The entire region is known for its unique natural beauty. No other region in the country is blessed with natural beauty of snow-clad mountains as in the Arunachal, to blue riverine in the plains of Assam to green forest regions in almost all the states with rich flora and fauna. This region has potential for all types of tourism activities such as Eco Tourism, Adventure Tourism, Wildlife Tourism, Village Tourism, Cultural Tourism, Tee and Tea Tourism (Golf & Tea Tourism), Religious Tourism and even Medical Tourism from some of our not so developed neighbouring countries.

Travel and tourism are two industries which have to go hand in hand and depend on each other for sustenance. There are other service industries like hotel, transportation and other hospitality industries which also form part of this overall scheme of tourism. Presently, the travel industry has been very badly hit by COVID-19, and there are no words to adequately describe the devastating impact on the travel industry. Reportedly almost 18,000 passenger jets are on ground world over. Tourism in the NE is not only affected by reasons of connectivity but also by lack of adequate and decent infrastructure. Many of the tourist spots which are frequented by both domestic and foreign tourists are lacking in proper infrastructure. With the growing knowledge of proper hygiene due to COVID-19, the tourist is going to look for more hygienic and comfortable places to stay. Unfortunately, the present infrastructures fall much short of the required standards. As regards to travel, connectivity can be either by air or by road/rail. The present condition of the roads also needs much attention. Many tourists avoid travelling due to the long travel time and uncomfortable journey by roads.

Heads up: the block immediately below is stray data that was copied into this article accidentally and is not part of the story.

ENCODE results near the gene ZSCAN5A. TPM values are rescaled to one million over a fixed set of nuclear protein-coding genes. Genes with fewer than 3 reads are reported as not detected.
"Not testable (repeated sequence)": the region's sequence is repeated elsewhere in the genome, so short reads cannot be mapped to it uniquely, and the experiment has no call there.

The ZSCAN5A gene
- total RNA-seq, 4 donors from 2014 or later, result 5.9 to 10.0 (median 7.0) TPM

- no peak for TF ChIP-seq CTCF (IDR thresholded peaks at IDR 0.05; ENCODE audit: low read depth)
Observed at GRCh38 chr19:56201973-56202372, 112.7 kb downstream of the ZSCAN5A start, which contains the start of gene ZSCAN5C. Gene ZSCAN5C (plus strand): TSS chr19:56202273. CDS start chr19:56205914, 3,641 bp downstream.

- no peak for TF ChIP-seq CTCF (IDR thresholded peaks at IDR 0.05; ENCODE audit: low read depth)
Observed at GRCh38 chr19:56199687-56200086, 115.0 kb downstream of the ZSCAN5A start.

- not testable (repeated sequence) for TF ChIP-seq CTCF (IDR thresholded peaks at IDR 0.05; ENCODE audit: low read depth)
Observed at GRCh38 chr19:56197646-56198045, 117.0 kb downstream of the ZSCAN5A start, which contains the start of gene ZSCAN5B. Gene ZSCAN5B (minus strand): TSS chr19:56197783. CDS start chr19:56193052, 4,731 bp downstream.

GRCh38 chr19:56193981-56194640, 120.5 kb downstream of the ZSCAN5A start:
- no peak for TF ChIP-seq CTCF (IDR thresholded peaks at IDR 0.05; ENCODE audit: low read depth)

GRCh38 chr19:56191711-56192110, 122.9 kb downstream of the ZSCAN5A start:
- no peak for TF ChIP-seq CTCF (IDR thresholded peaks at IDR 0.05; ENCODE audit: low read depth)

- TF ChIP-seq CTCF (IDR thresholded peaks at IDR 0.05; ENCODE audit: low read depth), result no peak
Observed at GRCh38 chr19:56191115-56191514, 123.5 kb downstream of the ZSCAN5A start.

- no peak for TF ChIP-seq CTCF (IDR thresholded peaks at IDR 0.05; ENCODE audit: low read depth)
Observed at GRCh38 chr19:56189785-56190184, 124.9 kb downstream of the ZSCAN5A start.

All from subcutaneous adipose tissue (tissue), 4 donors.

THE WAY AHEAD

If one has to look positively, the COVID-19 may be described as a blessing in disguise. It provides an opportunity in crisis. The travel industry is going to bounce back soon and slowly but surely get back to normal. Therefore, we have some time to give the entire sector a relook and think of ways and means to improve so that our region becomes one of the most attractive places to visit on this earth. A world class facility in terms of connectivity and infrastructure is the only option for the future. A few suggestions are enumerated below:

(a) Though, DoNER and NEC are there yet a dedicated central organization only for tourism needs to be formed by the Government consisting of members from all the eight states. Due to the geographical location, almost all states are dependent on each other with Assam being in the hub. Representatives from both public and private organizations must form integral part of this organization. Since, Assam is the main hub centre for most tourism activities, the Assam Government must take an initiative in this aspect under the aegis of the Assam Tourism Development Corporation (ATDC), which is already a full-fledged organization. Today due to COVID many small and medium-scale businesses connected with tourism are facing acute financial hardships.